Illegal and Sub-Standard Plastic Waste Treatment: When Recycled Plastics May Be Harmful for Consumers — and Why Black Plastics Are Unjustly Blamed

Authors: Kim Ragaert (Universiteit Gent)​, Arthur Schwesig (MGG Polymers Austria GmbH), Joost Duflou (KU Leuven), Margaret Bates (University of Northampton), Alberto de Andres Sanchez (Fundacion Tecnalia Research and Innovation), Stephane Arditi (European Environmental Bureau), Gergana Dimitrova (Fraunhofer-Gesellschaft zur Förderung der Angewandten Forschung e.V.), Elena D’Angelo (United Nations University), Violeta Nikolova (United Nations University); Copy Editor: Anna Megdell

Black plastics are commonly believed to represent a problem in Waste Electrical and Electronic Equipment (WEEE) recycling because, allegedly, they are “wrongly sorted” and end up in food-contact applications.[1]

However, we, the PolyCE[2] consortium — a Horizon 2020 project whose expertise lies in the development of advanced recycling and recovery solutions for high quality post-consumer recycled (PCR) plastics — propose arguments to counter such claims and offer expertise-based reasoning.

The following two arguments showcase why illegal and sub-standard plastic waste treatment, regardless of the plastic material color, are the main reasons harmful substances enter consumer products that contain plastics.

  1. Not just black, but also brightly colored WEEE plastics cannot be successfully sorted with only near infrared radiation (NIR) because the resulting plastics are poor quality and cannot be significantly improved by adding virgin plastics. Brightly colored WEEE plastics, sorted only by NIR, can only be used when the end user/manufacturer deliberately opts for recycled plastics with lower grades. Thus, also with bright NIR-recycled plastics, WEEE additives like Brominated Flame Retardants (BFRs) would enter consumer products. Any NIR-sorted WEEE plastic needs a density treatment at the very least.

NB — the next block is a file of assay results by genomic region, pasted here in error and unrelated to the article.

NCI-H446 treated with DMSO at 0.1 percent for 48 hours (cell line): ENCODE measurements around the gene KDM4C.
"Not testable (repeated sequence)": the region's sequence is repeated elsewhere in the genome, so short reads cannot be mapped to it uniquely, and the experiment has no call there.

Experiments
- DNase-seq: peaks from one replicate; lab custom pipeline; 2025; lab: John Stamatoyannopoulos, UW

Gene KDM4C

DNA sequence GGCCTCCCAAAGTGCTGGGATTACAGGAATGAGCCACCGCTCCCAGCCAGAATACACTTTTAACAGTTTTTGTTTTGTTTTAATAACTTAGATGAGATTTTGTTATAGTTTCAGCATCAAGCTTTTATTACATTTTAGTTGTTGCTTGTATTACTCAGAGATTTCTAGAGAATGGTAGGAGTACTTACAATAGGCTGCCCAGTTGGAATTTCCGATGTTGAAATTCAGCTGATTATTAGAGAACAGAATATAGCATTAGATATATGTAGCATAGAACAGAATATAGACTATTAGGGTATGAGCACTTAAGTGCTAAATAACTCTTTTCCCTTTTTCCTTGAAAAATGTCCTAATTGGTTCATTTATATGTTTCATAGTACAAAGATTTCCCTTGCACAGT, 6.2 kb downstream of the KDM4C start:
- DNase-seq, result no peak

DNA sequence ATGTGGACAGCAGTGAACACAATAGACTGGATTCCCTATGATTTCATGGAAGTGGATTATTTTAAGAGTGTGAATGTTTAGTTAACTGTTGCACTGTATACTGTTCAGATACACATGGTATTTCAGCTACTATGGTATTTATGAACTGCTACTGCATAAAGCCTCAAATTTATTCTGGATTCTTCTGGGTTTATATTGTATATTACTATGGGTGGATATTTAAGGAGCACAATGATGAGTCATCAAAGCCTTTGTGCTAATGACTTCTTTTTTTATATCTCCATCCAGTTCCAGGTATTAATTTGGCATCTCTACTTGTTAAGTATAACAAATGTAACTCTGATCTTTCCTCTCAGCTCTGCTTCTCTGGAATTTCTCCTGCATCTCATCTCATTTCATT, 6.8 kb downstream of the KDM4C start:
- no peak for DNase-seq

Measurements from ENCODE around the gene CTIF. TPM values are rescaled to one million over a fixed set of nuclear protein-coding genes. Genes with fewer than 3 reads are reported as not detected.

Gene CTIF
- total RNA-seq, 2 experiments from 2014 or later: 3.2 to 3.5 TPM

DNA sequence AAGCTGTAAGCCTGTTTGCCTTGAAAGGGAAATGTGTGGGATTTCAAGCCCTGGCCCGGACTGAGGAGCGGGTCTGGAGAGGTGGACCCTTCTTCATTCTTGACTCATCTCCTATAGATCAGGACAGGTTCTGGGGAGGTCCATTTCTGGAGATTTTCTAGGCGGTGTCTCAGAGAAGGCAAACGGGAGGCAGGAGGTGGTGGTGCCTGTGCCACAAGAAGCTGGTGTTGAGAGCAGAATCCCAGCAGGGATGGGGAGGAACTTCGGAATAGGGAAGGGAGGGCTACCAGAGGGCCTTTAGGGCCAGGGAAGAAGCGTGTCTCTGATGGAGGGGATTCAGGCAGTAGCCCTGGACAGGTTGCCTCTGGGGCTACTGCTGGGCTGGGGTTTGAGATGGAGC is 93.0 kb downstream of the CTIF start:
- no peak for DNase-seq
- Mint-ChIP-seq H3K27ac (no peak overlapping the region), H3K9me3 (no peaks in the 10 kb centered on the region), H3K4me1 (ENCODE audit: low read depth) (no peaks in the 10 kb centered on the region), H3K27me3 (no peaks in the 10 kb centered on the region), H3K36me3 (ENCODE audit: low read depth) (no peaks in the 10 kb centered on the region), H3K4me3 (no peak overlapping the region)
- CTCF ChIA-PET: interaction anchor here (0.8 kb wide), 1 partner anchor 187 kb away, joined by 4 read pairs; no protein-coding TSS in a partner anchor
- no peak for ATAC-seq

2. Black non-sorted plastic as well as any other non-sorted WEEE plastic stream is, in fact, useless given the poor quality due to the presence of a large variety of different non-miscible polymers. We can show here a typical composition of a non-sorted mixed stream from small domestic appliances (SDA)[3] and plastics from TV and monitor set back-cover housings from Cathode Ray Tube (CRT) and Flat Panel Displays (FPD):
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Figure 1: Results of the LIBS analysis of back covers of 56 CRT TVs, 103 CRT monitors, 62 FPD monitors and 269 FPD TVs

This represents a non-miscible mixture of plastic types. Moreover, the content of PVC causes degradation of all polyesters. Note that the content of PS and ABS with Tetrabromobisphenol A is above 8%, which typically contributes to approximately 1–2% bromine content in the waste stream. The presence of Persistent Organic Pollutants (POPs) in SDA is negligible, though this is not the case for other waste streams with high market uptake, i.e. monitor housings.

Non-sorted streams from monitor housings are the main source of Polybrominated diphenyl ethers (PBDEs). If such a stream is not incinerated, but instead is compounded into virgin plastic to reduce cost, BFRs will again enter consumer products. Such operations constitute a criminal act in all signatory states, in case POP substances[4], such as Hexabromocyclododecan, Heptabromobisphenolether, etc., are reused. In the European Union, the law foresees that waste treatment operations (such as plastic recycling) can only be executed if they do not cause risk to water, air, soil, plants or animals[5].